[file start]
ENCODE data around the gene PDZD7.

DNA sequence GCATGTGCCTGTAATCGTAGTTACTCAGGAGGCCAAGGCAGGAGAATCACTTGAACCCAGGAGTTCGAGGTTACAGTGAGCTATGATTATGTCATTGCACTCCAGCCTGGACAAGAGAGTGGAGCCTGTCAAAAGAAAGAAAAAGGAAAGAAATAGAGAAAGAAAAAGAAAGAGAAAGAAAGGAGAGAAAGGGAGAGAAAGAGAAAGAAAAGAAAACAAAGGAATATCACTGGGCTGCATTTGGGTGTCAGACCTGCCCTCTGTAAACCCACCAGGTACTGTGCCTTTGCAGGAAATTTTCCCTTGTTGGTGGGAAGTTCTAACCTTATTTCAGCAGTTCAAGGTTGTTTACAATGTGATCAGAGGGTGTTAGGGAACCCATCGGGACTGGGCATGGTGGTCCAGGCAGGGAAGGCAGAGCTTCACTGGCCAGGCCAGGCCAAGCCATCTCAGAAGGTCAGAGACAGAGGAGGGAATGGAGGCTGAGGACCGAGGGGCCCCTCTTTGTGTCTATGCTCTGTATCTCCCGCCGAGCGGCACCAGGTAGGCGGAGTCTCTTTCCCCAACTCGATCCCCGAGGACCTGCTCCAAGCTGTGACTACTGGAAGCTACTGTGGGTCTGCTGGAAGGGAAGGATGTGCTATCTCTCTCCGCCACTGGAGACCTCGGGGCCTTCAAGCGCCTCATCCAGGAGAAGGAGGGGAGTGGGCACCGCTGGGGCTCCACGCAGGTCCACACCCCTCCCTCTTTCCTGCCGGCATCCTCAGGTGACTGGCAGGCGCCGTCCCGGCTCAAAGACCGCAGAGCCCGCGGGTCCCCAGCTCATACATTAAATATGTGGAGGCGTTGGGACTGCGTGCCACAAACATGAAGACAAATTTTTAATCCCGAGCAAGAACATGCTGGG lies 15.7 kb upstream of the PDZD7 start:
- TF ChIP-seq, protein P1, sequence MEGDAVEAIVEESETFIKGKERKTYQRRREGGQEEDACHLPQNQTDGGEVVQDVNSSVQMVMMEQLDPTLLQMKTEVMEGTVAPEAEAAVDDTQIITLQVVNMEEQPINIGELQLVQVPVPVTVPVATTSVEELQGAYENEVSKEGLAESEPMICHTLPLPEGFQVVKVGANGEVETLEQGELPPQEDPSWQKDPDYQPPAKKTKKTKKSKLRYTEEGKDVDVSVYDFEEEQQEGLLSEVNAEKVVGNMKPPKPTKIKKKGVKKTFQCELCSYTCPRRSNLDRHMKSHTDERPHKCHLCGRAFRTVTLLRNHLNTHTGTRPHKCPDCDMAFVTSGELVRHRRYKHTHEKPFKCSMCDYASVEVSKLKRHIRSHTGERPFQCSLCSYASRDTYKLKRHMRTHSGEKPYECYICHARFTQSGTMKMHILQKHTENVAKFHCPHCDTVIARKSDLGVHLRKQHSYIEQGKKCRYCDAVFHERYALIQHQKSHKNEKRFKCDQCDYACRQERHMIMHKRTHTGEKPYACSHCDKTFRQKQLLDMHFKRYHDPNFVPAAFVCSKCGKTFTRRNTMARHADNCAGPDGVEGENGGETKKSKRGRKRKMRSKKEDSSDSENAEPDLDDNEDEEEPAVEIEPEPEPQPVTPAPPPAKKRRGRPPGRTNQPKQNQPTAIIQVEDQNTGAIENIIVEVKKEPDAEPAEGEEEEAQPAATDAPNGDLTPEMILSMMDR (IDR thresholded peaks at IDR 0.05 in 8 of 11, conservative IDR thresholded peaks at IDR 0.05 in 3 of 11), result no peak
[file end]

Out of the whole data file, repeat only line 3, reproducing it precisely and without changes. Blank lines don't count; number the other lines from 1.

- TF ChIP-seq, protein P1, sequence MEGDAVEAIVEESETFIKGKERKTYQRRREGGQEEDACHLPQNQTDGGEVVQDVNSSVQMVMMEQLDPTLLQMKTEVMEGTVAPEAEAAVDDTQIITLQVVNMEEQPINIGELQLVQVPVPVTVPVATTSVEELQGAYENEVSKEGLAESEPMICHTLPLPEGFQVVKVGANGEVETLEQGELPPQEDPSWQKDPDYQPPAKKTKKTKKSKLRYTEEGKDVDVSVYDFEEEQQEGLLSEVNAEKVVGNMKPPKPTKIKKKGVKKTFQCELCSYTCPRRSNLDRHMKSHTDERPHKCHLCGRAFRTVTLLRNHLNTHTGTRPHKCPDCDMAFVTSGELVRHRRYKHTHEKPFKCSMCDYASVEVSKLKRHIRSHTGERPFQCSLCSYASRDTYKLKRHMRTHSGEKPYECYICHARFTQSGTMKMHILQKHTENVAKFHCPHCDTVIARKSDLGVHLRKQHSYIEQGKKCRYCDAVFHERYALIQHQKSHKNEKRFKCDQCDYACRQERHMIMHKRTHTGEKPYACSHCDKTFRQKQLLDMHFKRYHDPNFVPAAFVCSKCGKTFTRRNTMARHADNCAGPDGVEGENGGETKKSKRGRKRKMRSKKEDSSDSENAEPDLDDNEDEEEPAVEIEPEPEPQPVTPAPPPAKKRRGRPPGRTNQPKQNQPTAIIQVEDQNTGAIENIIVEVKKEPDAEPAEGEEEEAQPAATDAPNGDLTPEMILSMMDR (IDR thresholded peaks at IDR 0.05 in 8 of 11, conservative IDR thresholded peaks at IDR 0.05 in 3 of 11), result no peak